All runners know the feeling of going for a jog and thinking they're setting a good pace, only to look at their time-tracking app and realize they're moving alarmingly slow. Willing yourself to go faster doesn't seem to help; if you're not running on a treadmill, you can't force yourself to pick up the pace by making the surface beneath you move quicker.
Let's face it: Running faster means practicing faster. You have to develop a sense of pace awareness that sets a steady pace while running. As you follow a steady workout, here are some sneaky ways to make your body respond.
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1. Run Hills
Most runners who want to improve their times avoid hills because it takes longer to cover an incline. But practicing on hills strengthens both leg muscles and your lungs; and it builds up your endurance, which will lead to faster times.
2. Move Your Arms Quicker
Moving your arms more swiftly tends to make your legs move faster too. It can be a challenge to sustain a high level of movement, but it can give your body the burst it needs to set a new pace.
3. Turn on Inspiring Music
Turn on something with the right beat and crank up the volume. It's hard not to move your body in time with good, stirring music.
4. Download a Zombie Running App
There are some great apps out there that can motivate you to run faster, such as Zombies, Run, a video game-turned-app that makes you run faster to avoid getting eaten by zombies.
5. Run Occasionally on the Treadmill
If you want to develop a sense of pace, running on a treadmill will help. You can readily set the pace you're aiming for so you'll learn what it feels like. Then you can seek to duplicate that feeling when you run outside.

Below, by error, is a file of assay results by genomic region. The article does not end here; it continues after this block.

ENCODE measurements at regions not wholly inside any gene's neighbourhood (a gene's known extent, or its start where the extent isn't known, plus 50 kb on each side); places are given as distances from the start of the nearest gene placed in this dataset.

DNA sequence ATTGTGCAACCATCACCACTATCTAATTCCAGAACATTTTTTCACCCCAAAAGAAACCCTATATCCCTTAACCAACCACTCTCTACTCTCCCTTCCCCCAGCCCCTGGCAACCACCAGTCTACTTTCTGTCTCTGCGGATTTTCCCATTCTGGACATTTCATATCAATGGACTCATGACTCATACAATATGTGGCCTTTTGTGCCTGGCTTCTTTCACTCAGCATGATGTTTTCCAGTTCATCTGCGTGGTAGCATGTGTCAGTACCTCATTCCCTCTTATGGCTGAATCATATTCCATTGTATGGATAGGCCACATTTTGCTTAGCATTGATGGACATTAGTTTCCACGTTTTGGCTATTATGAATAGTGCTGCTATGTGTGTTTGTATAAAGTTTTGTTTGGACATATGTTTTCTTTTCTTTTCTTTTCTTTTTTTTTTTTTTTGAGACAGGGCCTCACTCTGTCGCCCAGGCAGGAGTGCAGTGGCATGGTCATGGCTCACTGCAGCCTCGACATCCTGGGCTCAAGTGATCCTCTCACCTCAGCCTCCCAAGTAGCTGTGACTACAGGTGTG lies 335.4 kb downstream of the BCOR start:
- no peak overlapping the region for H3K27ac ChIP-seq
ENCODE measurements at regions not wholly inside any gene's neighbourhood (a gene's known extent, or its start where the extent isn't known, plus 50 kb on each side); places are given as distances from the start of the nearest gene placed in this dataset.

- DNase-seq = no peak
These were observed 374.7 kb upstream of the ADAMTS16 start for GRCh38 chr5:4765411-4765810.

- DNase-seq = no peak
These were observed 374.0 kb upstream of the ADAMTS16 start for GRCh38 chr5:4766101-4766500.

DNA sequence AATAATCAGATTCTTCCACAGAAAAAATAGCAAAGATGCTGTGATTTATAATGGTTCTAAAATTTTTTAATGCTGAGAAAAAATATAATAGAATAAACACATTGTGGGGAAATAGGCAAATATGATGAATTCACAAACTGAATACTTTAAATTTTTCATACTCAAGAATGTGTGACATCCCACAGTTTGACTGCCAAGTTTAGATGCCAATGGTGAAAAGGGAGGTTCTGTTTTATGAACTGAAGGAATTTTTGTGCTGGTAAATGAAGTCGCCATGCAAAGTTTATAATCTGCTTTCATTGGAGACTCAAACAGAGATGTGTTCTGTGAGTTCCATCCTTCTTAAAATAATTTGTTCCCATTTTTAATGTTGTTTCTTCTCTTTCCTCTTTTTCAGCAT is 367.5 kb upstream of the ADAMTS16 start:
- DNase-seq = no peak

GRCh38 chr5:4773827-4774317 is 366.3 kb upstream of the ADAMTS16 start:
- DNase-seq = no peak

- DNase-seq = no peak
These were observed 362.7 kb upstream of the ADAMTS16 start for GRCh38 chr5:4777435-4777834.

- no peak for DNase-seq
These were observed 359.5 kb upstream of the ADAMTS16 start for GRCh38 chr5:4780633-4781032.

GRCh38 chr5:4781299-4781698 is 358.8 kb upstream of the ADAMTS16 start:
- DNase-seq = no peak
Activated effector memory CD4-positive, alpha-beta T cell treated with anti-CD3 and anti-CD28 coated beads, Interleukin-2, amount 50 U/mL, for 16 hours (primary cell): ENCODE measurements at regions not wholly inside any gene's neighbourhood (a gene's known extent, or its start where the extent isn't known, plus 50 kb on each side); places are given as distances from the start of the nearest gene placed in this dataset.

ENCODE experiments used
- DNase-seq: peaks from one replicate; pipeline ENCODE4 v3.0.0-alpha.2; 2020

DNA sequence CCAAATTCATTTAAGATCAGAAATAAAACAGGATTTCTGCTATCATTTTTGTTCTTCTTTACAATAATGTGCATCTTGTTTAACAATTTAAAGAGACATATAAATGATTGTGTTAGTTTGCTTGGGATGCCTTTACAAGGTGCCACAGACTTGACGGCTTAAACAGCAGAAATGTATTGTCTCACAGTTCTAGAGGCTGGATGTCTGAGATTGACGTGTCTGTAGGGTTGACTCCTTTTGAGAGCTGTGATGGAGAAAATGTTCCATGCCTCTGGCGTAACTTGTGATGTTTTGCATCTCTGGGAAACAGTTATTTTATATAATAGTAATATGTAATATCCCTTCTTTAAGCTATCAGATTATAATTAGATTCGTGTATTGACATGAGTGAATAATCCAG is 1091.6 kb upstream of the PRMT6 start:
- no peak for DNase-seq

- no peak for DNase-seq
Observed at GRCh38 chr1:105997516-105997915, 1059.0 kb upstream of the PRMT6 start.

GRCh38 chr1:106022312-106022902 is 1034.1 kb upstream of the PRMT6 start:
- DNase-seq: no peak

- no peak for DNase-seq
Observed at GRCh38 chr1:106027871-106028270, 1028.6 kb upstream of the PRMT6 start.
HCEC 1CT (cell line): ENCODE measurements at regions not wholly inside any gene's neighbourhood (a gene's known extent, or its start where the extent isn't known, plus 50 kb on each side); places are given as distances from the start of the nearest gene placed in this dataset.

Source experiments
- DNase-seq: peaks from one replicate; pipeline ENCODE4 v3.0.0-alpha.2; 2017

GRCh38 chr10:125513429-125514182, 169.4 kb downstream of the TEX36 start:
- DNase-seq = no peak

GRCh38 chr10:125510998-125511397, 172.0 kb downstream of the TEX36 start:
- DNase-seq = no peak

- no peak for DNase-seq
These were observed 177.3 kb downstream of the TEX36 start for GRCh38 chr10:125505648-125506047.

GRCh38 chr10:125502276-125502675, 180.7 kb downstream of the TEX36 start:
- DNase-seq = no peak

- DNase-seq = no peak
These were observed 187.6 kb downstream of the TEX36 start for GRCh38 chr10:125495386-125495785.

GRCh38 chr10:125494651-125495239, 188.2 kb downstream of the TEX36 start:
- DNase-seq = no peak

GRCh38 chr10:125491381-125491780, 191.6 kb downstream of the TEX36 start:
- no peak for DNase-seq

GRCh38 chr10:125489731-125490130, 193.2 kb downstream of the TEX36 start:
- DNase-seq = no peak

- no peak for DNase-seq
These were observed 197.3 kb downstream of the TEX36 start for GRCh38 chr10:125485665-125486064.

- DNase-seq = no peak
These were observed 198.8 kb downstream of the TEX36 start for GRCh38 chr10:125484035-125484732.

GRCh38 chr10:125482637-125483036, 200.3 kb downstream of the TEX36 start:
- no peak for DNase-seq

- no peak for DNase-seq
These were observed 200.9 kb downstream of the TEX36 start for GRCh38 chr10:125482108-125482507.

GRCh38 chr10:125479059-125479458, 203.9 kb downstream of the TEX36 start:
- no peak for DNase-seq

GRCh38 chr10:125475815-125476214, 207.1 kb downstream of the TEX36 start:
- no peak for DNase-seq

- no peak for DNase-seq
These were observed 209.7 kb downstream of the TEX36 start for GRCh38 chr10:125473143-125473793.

6. Fix Your Form
Proper running posture is essential for speed. Your upper body should be tall and relaxed, and your feet should strike the ground with the foot landing under the hip rather than in front of it.
7. Try Speed Training
Interval training is great for workouts when you're short on time, and it can build the endurance necessary to run faster miles. Run at a quick pace for two minutes, then walk for one. Repeat this several times.
8. Stretch Before and After
Stretching daily, including days when you don't go running, improves flexibility, which can increase your stride length and help prevent injury.
9. Build Lean Muscle Mass
Bulking up will obviously slow you down. In contrast, one or two strength training sessions per week that build lean lower body and core strength may significantly improve your endurance. Spinning and walking on your cross-training days can also help your muscles prepare for longer, faster runs.
10. Get to Sleep
When you're sleepy, the rest of your body follows suit. It's difficult to muster the energy necessary to run quickly if you're short on sleep. Alter your sleeping patterns so you obtain more quality rest at night, and be sure to get a full night's sleep before a race.
11. Set a Goal
Running faster requires mental endurance. For many people, setting a goal helps a lot. Try not to stretch your goal too far too quickly, if you want to avoid injuries. If you're currently running a 10-minute mile, aim for an eight-minute mile pace by the end of the summer. Increasing speed by small increments reduces the chance of overuse injuries.
12. Change Your Shoes
You should wear new running shoes every 300 to 500 miles. If your sneakers are older than that, they could be slowing you down and causing injuries. A new pair of shoes may be just what you need to attain faster run times.
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